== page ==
• You have an interesting journey ahead. I finally did this several years ago – my roots were showing every two weeks, the dye was burning my scalp, and the color seemed to be getting darker and darker giving me a bit of an Elvira look. I finally went to a good colorist who did highlights and lowlights which made the transition so much easier. And, for the first time in my life my hair was not all the same color. The gray began to show through as silver highlights which really brightens up your skin when you get older. I had to get rid of any clothing around my face that was beige, yellow, or orange. (Your web site is a tremendous help!) Freedom from skunk roots – it is a very good thing.

  • I hear you – I have been dying my hair for 10 years now and the greys seem to be winning the battle, but i am not ready to give up!

  • Good luck with your journey! I will follow your site for updates with great interest! I’m of similar colouring and age as you, and took the step over a year ago to stop dyeing it every 3 weeks. After some experimenting, I am now doing dark low lights every 8 weeks or so. The trick is to find a good hairdresser who understands the importance of cool – So easy to warm it up but that is a not a good look for me. I’m still overall dark but with silver highlights. Works for me! But I’m really interested to see how your blonde experience works out. Keep us posted!

  • Well I am doing the same thing. I cant believe we were planning the same thing. My natural hair color is warm brown that I have enhanced with various shades of red. I noticed recently that I have a nice gray streak coming out of my colic and thought how fabulous maybe I should just go gray and see. I have a warm complexion with light eye color and light eyebrows that I enhance with dye. I don’t know if I will look too washed out but I think I might like it. I will be following cant wait to see you with lighter hair. I have a feeling you will look beautiful.

  • Hi Imogen,

    Even after you get the Helen Mirren colour you might find you need a toner so it doesn’t become brassy, depending on how hard your local water is and how often your hair is exposed to the sun. Thinking of this, it
    seems to me that a toner might also help if you want to minimize any current orangey tones.
    Fancifull water rinses are very good and completely non-damaging but they can leave hair looking a bit flat the day after shampooing.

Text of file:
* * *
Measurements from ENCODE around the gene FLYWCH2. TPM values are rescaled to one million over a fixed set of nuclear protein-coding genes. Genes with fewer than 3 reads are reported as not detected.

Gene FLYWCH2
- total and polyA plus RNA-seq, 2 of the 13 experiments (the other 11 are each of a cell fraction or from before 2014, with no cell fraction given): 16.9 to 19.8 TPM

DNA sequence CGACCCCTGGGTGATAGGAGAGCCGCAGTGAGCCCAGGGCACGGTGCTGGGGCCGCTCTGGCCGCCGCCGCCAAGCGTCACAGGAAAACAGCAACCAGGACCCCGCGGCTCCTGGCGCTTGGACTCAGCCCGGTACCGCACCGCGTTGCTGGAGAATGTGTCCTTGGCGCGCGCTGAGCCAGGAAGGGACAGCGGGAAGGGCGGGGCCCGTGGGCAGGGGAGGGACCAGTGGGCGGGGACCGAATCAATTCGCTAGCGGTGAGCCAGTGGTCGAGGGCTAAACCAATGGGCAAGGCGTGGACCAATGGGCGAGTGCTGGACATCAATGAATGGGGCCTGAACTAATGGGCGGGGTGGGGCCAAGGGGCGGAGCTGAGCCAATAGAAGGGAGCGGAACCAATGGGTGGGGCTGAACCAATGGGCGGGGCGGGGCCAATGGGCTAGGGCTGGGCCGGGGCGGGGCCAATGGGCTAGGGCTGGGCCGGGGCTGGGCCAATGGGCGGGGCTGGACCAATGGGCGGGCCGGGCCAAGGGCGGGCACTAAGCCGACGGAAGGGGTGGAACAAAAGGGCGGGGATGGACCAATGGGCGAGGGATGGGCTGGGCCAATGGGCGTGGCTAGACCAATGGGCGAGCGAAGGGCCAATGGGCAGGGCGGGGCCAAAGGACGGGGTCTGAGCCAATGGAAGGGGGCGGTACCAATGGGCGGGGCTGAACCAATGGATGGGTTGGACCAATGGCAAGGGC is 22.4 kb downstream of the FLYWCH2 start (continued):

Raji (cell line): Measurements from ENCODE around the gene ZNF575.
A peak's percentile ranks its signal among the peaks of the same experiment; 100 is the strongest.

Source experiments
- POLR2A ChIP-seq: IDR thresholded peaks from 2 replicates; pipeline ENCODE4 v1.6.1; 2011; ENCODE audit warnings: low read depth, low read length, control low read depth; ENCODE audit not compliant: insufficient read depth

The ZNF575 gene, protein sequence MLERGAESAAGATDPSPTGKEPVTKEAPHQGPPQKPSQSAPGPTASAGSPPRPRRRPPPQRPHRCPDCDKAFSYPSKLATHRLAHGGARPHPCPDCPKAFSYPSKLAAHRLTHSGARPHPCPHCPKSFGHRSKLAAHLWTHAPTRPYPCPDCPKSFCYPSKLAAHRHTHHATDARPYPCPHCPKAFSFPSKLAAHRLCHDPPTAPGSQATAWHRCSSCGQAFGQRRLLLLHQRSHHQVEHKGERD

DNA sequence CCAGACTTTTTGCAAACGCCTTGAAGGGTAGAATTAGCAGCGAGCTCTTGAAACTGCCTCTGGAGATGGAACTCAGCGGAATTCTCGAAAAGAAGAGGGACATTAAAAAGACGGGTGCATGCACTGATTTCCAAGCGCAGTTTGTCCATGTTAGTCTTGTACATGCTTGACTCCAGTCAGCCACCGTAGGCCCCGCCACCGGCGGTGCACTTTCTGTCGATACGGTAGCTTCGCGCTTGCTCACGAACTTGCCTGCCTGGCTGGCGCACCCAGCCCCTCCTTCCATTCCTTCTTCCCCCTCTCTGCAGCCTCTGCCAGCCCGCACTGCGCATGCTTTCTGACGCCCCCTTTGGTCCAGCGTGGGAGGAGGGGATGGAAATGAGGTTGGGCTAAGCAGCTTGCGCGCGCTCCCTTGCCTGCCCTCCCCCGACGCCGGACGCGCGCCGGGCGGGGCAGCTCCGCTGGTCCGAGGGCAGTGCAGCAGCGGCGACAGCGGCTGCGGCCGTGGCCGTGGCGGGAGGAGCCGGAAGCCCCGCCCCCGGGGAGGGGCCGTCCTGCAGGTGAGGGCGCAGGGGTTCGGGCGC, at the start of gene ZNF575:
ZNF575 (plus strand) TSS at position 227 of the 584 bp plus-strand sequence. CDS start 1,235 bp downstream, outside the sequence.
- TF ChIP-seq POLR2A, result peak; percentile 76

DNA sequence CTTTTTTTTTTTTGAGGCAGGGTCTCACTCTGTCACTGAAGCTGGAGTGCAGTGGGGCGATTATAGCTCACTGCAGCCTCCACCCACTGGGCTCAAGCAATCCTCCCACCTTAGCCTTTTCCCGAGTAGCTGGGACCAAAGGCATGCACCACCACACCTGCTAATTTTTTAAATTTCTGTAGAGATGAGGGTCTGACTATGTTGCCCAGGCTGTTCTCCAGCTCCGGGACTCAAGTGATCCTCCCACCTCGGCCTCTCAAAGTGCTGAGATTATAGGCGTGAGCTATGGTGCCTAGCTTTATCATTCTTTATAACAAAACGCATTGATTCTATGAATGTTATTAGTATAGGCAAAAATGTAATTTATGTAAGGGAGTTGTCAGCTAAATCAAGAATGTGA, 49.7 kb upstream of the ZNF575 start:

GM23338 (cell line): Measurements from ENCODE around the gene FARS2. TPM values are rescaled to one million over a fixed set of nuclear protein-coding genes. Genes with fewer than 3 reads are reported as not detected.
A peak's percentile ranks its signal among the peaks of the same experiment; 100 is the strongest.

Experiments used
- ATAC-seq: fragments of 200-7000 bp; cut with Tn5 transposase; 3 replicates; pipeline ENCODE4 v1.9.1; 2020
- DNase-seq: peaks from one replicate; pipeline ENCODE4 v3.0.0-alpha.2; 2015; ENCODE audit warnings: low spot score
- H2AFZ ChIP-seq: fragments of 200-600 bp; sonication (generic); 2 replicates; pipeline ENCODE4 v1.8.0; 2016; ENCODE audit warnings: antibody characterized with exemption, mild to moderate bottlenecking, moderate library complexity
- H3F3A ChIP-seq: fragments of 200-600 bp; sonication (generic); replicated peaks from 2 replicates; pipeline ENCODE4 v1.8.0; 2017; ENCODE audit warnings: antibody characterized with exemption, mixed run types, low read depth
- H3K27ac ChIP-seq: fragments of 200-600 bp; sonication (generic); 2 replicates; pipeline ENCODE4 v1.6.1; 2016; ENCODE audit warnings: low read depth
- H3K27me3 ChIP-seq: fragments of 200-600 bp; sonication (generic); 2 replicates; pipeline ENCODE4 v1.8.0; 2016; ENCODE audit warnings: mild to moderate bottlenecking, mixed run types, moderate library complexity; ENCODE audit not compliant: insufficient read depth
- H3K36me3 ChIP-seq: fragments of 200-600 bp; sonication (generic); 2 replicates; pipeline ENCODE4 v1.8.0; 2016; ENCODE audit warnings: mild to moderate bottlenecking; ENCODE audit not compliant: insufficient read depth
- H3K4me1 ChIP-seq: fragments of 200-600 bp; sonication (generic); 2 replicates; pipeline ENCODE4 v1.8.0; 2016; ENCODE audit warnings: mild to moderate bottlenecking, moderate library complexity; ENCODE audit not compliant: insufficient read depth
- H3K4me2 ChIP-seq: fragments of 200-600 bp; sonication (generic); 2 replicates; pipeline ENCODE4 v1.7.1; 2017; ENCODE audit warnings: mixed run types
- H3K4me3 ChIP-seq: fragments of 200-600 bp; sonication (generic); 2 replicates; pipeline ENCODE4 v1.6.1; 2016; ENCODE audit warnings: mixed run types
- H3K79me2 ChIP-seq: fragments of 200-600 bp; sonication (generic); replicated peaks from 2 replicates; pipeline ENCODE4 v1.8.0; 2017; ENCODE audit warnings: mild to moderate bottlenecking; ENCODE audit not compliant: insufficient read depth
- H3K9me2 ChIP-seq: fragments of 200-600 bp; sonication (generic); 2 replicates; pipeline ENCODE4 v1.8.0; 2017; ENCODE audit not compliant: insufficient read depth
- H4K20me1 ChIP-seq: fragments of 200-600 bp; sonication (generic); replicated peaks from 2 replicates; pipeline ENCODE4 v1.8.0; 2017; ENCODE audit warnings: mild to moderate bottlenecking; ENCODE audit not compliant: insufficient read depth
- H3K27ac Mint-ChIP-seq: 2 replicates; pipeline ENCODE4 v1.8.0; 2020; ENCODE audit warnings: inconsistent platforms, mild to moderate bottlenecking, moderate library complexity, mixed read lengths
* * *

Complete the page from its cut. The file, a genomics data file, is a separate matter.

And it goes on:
John Frieda Colour Renew tone-correcting shampoo and conditioner are also very good and don’t look flat the next day after shampooing as they seem to give hair a pearly shine. (For sale in Woolworths. Fancifull is only sold in specialist hair products shops in malls.) The Sheer Blonde also works on non-blonde hair.
    Hairdresssers won’t recommend these retail products but they don’t damage your hair and they do tone down any orange look.

    • Yes I know I’ll need toning – and I’m using violet shampoo – and have done a toner but I really need to lift more of the colour out to get rid of the lovely orange!

  • Keep the sunlight from harming your hair with products that have actually sunscreen in them, continual sunlight direct exposure could reverse all the great you have actually done for your hair, securing the hair will keep its shade and help it look much better much longer!

  • Hi Imogen, Just found your web page and found it wonderfully helpful, so want to return the favor if I can. If ever you decide you would like to go dark again, look up a natural product called indigo on u-tube. Mix with a little henna and it does the trick. However it is rather messy to apply and has a strong smell the day of use. Other drawbacks are that it takes a couple of hours to take and has to be re-applied every two to three weeks as the grey grows out. Thanks for all the advice and tips.

    • Thanks Beverley – not sure how I’ll go – will see after I’ve had my colour corrected and see how I like it! It’s the 2 weekly dying part that I just can’t be bothered with!

  • I’m doing more or less the same thing, except I’m actually planning to let the grey out, unless I absolutely cannot stand the result. I’m fed up with having to dye my hair every 10 days, so I’ve had it cut very very short, which has got rid of much of the dye. Then my hairdresser put a few foils in so that the contrast between the grey and the old dye etc is less dreadful. In a few weeks we go ultra-short again … If it’s really horrendous, or just too salt & pepper for my liking, I’m going to go blonde.

  • Wow, you look so much younger with lighter hair! Before I read the post, I thought these were photos of you from many years ago 🙂

    I look forward to following your journey with interest… I don’t personally have any grey hairs yet (early 40s), but my hair colour has naturally become much lighter over the years – from dark brown as a baby, to mid-chestnutty brown as a teen and young adult, to a light auburn colour at present! I wonder if I will end up blonde at some stage, too 😉

  • Yes, I second some of the earlier comments – an article on how our colours may change over the years would be wonderful. Before the age of about 15/16, I had warm brown eyes and mahogany red/brown hair. Then gradually went darker until very deep brown with a few red tones and eyes very dark olive green/hazel. At 59, last year, people were saying my eye colour had changed (they noticed it first!). The brown pigment going – I have been checked by optician and its fine, he says it can happen, as hair greys, in certain hazel types. The result – my eyes are now what can only be described as more mid tone, slightly brighter, grass coloured, green. When I do the colour drape test, the result – the Deep Autumn colours look too warm and flushed, cooler ones, deep damson and even very deep pink look better. Have I slid into Deep Winter? I am still dyeing hair (no intention of going grey) but will maybe have to reconsider a lighter, cooler/neutral tone of brown?